Manual control also helps to ensure proper stimulus and preserve workout quality through adding, extending and splitting intervals as needed.

The ability to measure and control external load indoors on a smart trainer makes the internal-to-external load ratio (I:E) an effective method of load monitoring. If I:E decreases, then fitness is improving. If it increases, then fitness is declining or fatigue is high. If RPE or cardiac drift is up but HR is down then fatigue is more likely than fitness improvement. The precision and repeatability of smart trainer workouts makes I:E more precise and sensitive than it would be outdoors where you need consistent improvement over a long period of time to be confident in improvements.

Workout progression can be "forced" or responsive based on improvements. If "forced" then load monitoring can be used to ensure the body is coping/adapting adequately.

Work can be progressed by either time or power. Most training plans I've see are simply increasing combined interval duration to a practical limit, usually available training time, and then increasing intensity. MSI, or Maximum Sustainable Intensity, is a self-regulating technique in which a fixed set of interval workouts are repeated while increasing power such that the power used is the maximum power that can be sustained for all intervals. RPE is king with MSI but can also be confirmed via average work interval heart rate and cardiac drift as discussed above.

Cardiac drift can also help to set proper endurance workout duration because there is a rule of thumb that these workouts should have a cardiac drift (the indoor equivalent of aerobic decoupling) between 5-10%. And when duration reaches target event duration (or target training duration) and cardiac drift is 5-7% then the athlete is ready for higher intensity work.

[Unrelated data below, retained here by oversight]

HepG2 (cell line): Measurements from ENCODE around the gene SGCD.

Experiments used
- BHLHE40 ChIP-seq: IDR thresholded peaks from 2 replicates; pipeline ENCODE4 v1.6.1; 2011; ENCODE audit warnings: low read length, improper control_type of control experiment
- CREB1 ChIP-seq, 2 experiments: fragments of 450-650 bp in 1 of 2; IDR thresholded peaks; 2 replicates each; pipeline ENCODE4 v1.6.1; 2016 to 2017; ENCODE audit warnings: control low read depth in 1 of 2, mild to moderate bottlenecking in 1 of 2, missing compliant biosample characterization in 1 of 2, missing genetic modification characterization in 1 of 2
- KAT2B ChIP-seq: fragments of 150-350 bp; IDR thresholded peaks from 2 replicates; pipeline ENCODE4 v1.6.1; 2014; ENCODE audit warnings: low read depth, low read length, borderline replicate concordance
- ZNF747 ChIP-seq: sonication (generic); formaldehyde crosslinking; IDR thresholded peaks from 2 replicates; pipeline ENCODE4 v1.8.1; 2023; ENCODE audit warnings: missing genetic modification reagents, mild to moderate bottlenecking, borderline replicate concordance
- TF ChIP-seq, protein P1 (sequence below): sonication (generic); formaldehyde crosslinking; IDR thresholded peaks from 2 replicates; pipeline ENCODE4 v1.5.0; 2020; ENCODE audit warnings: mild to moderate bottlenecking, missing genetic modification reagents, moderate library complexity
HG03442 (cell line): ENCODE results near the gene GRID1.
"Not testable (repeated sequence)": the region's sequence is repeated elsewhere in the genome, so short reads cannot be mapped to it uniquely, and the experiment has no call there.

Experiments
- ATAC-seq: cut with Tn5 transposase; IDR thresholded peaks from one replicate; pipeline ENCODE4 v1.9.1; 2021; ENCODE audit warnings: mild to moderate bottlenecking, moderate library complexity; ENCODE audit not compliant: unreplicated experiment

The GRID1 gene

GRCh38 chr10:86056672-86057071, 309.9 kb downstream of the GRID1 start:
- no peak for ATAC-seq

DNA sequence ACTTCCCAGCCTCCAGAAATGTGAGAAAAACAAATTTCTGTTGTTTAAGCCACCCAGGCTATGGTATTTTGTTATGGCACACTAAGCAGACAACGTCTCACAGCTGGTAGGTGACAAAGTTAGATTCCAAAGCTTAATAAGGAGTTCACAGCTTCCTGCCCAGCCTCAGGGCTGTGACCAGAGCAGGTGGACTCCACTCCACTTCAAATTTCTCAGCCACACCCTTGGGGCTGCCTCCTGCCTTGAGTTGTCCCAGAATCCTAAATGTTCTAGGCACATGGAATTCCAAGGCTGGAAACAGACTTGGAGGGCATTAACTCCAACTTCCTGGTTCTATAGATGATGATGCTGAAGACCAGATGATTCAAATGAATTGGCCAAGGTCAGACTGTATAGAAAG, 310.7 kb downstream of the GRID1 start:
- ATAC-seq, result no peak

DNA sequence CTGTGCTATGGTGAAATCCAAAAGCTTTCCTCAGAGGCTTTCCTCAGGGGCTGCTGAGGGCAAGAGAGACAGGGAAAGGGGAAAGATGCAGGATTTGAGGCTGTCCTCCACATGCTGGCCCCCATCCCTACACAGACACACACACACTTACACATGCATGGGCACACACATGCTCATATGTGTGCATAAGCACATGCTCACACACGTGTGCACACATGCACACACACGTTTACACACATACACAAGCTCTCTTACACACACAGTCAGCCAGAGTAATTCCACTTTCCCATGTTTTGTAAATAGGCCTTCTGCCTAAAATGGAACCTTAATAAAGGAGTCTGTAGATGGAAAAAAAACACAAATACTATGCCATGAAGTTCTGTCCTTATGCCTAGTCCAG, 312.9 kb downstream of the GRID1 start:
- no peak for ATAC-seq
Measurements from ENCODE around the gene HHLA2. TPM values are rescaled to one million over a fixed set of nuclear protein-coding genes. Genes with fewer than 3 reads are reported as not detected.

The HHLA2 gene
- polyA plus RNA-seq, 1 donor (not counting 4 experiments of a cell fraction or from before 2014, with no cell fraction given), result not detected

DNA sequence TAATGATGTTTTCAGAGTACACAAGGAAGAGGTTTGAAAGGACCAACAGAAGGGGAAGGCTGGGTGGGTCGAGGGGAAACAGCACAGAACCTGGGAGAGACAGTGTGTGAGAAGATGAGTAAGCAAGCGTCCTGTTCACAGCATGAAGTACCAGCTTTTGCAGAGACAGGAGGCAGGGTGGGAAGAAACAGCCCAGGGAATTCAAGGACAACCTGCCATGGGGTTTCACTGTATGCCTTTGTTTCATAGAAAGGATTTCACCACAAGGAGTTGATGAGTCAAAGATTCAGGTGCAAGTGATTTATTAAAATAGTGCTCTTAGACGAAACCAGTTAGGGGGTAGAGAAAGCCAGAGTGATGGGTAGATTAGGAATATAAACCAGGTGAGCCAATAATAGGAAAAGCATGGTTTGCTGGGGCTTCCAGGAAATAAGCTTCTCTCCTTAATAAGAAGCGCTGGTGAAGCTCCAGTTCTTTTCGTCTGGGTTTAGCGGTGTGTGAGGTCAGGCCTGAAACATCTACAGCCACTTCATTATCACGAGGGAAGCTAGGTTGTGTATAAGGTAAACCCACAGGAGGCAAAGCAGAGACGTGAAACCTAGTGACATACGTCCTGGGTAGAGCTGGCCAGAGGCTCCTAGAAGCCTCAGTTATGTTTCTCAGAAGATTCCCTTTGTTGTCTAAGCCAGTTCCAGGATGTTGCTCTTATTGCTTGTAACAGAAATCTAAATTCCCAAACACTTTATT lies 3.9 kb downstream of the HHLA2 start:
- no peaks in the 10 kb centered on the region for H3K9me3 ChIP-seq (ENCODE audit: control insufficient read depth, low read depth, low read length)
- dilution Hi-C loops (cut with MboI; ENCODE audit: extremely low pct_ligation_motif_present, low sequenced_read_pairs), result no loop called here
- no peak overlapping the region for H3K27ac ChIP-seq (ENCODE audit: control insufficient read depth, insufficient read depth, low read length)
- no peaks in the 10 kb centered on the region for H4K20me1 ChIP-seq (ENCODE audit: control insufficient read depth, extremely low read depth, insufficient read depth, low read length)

https://www.youtube.com/watch?v=EX9R8Kh10KM
https://www.youtube.com/watch?v=GszrIXnVgCw
https://www.youtube.com/watch?v=cFyvZXbhXqk

A training log is an essential part of training to find what works and what doesn't, identify patterns, for reference, to help those who help you, etc.


Etip wrote:
Hey, been off my bike since Whistler 70.3 due to injury.
Got a smart trainer and did my first FTP. It was 238W.
What does that mean? What do I do with this knowledge?
How do I use this to train?
I've never had a Power meter before.
Thanks for any info you can provide.

Etip

Interval Design Studio
YouTube | SoundCloud
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Re: Just did my first FTP. What now? [fstrnu] [ In reply to ]
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Thanks for all that information. Pretty much cements the fact that I need to get one of the books listed and read up, because I didn't understand almost ANYTHING you just said!!
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Re: Just did my first FTP. What now? [desert dude] [ In reply to ]
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desert dude wrote:
lightheir wrote:
triguy86 wrote:
Do yourself a massive favor and read “training and racing with a power meter” by Hunter Allen. Pretty cheap on amazon. Easy read and doesn’t take super long to get through. I promise you will get infinitely more from your new toy if you read this book. Trust me.


I actually strongly feel that just getting trainerroad and doing one of the plans is a lot more useful than that book.

You will learn by doing the workouts and feeling the difficulty and impact which I found 100x more useful than just reading about it.

Trainerroad literally does all the heavy lifting of planning and detailing a power based plan. You just have choose the goal and then do it.


But reading the book + a trainer road plan = better than either individually.

For most people I'd probably recommend Skiba's books over TRWAPM for ease of understanding.

One should note that these books are great and full of meaningful information, but do not include training plans. They do, however, give you the tools to understand whatever training plan you land on and make informed decisions regarding benefits, changes to the plans, and bore any other non-athlete to death at cocktail parties.

Support the fight against apostrophe abuse!
Is it a contraction? Is it a possessive? If neither, you probably shouldn't use an apostrophe.